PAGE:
It’s struck me recently that many of Derrrida’s critiques of modernity dovetail very nicely with what I (mis)understand regarding Van Til’s thought. It’s a bit funny, if you think about it: the most conservative opponents of (the prevalent bumper sticker misunderstanding in IMO) postmodern epistemology are actually in substantial agreement with its arguments against modernity. I know its more of a Russia/US against Germany sorta thing, than a US/Britain type of alliance, but it still seems significant.

Anyway, I ran across this really thought provoking comment from Peter Leithart.

Based on a student’s questioning, I’m wondering whether “presuppositionalism” is the best term to describe what Vantillians are after. We don’t, after all, come up with some kind of set of axioms or theological idea “prior” to receiving revelation. We can talk about making the Triune God our “starting point” as much as we want, but faith in the Triune God is not in fact the “starting point” of our thinking (in either a chronological or logical sense). I like Frame’s revisionist view that “presuppositions” are really “basic commitments,” but that still seems to individualistic to me. I’d rather think of how we can ecclesiologize Van Til: Instead of saying that “all our thinking is grounded in the presupposition of the Triune God of Scripture,” we might say “as Christians we think and act from within the Church, which is the body of Christ and the community of worshipers of the Triune God.” This moves Van Til in the direction of postliberals and postmoderns, but that’s not a bad move in this case I think.

He suggests that Van Til’s articulation regarding ‘presuppositions’ does not conform to our thinking/formation/commitment as we actually experience it. This makes me think of Einstein’s criticism of Euclidian geometry, which was an abstract (and helpful) vision of reality that was formulated independent of experience. Geometry needs to conform to what bodies actually do when in motion.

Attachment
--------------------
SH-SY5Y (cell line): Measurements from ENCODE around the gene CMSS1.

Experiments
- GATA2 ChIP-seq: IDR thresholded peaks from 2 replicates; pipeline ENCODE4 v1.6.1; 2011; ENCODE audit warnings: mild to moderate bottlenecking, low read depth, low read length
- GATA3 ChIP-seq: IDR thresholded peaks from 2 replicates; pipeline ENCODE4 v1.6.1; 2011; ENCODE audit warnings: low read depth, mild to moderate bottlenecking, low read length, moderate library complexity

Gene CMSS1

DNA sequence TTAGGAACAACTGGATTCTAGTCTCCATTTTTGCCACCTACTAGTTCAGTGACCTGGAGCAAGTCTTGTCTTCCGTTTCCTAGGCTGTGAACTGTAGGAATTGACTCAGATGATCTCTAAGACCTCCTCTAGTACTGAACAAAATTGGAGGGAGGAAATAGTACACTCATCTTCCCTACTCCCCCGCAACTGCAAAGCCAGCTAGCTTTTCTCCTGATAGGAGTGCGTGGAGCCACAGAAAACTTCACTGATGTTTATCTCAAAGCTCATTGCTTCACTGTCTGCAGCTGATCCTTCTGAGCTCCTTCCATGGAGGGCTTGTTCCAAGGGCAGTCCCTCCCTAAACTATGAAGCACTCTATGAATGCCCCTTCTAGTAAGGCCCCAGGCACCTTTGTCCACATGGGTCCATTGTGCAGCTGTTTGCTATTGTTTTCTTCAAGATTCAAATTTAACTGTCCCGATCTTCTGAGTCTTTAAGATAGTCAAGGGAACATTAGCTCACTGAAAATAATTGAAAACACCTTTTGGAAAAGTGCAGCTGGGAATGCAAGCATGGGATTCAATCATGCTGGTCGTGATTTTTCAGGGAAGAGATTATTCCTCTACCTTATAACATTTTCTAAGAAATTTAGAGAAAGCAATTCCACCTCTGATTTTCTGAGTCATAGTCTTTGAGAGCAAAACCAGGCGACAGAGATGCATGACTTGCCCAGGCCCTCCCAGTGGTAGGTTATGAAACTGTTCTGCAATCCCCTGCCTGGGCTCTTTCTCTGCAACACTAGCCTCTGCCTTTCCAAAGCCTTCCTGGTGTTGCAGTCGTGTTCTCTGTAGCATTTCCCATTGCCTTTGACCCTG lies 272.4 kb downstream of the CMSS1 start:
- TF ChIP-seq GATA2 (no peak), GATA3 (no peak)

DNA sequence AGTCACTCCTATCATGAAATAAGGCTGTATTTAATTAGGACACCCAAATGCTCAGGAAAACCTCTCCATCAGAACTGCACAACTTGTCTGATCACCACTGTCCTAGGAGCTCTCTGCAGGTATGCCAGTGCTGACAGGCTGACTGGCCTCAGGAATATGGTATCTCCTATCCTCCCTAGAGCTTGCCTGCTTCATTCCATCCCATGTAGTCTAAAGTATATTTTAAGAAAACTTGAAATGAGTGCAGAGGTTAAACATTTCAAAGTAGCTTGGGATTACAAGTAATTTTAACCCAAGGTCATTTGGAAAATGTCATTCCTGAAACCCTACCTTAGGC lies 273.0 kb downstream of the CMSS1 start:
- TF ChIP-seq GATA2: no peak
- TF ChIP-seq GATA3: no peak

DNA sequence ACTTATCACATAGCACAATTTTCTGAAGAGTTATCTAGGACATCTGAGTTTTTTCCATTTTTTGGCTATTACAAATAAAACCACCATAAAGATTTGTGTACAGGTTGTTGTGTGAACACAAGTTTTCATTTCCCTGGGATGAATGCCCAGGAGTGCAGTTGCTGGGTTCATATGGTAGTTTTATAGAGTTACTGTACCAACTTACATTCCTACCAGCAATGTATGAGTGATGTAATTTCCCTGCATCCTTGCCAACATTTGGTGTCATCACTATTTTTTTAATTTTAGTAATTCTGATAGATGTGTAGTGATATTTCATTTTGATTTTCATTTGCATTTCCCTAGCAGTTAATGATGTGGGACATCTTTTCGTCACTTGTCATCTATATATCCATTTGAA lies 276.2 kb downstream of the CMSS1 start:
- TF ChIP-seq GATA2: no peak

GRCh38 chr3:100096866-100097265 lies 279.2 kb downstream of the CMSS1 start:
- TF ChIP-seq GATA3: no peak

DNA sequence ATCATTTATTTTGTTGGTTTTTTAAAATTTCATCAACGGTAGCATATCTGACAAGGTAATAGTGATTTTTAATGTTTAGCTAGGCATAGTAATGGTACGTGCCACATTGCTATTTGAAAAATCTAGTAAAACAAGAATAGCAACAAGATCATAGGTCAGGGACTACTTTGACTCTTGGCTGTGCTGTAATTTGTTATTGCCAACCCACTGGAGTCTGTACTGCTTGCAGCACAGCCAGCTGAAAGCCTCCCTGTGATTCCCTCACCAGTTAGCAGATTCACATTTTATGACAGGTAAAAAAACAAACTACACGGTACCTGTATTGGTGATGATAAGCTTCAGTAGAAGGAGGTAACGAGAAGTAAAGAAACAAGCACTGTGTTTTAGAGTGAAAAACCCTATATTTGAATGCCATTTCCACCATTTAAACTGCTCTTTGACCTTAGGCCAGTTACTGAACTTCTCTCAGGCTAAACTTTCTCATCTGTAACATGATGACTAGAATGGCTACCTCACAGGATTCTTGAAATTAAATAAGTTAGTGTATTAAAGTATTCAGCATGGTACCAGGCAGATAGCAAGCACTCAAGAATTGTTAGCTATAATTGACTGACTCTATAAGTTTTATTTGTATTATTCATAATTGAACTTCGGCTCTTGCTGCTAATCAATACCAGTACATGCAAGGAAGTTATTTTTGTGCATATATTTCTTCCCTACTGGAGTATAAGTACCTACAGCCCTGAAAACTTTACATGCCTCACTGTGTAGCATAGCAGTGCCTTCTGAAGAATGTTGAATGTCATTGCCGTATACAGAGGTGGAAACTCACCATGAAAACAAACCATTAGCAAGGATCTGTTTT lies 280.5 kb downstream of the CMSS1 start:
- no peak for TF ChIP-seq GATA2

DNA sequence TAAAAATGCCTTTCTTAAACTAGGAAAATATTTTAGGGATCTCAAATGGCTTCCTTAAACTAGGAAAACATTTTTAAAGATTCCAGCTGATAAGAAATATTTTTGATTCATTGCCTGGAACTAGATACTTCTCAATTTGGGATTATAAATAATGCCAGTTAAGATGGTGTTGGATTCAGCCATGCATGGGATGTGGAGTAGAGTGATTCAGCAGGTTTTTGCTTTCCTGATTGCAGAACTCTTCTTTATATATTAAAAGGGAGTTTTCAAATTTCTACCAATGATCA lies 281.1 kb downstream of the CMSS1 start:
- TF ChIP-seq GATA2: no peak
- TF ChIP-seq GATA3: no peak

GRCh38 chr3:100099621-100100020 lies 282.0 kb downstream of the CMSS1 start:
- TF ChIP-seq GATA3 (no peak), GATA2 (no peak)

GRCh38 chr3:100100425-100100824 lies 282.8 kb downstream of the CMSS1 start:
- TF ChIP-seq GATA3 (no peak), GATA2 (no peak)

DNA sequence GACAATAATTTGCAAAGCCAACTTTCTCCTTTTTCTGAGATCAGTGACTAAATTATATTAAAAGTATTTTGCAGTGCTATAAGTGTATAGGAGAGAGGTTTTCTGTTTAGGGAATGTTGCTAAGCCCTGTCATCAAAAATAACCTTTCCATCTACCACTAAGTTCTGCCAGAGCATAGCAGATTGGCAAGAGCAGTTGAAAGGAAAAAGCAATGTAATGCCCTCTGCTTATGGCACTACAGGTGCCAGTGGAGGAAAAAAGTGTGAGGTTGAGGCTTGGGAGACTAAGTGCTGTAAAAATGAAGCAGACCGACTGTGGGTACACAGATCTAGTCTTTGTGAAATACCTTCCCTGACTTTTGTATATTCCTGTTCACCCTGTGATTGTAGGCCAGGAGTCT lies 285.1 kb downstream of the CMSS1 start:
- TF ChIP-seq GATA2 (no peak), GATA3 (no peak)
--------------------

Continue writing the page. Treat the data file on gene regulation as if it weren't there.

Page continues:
Similarly, perhaps the tacit individualism of Van Til’s evangelicalism needs to be abandoned for the radical communality of humanity as we actually find his existence/formation/commitments, always and everywhere- as God actually created us. This move would take ‘Presupostionalism’ in both a more Derridian and Catholic direction.

Hmmmm.

EDIT:

Almost immediately upon hitting ‘post’ I thought of the old master’s little pamphlet Why I believe in God

In it he explains that he believes in God because as a little child his mother placed him on her knee and told him who he was,  the nature of the world, and who it was that created both.

I wonder why (or whether- since I’ve not read all that he wrote) community as family found such a prominent place in his testimony, but community as historically continuing church formed such a small part in his systematic thought.

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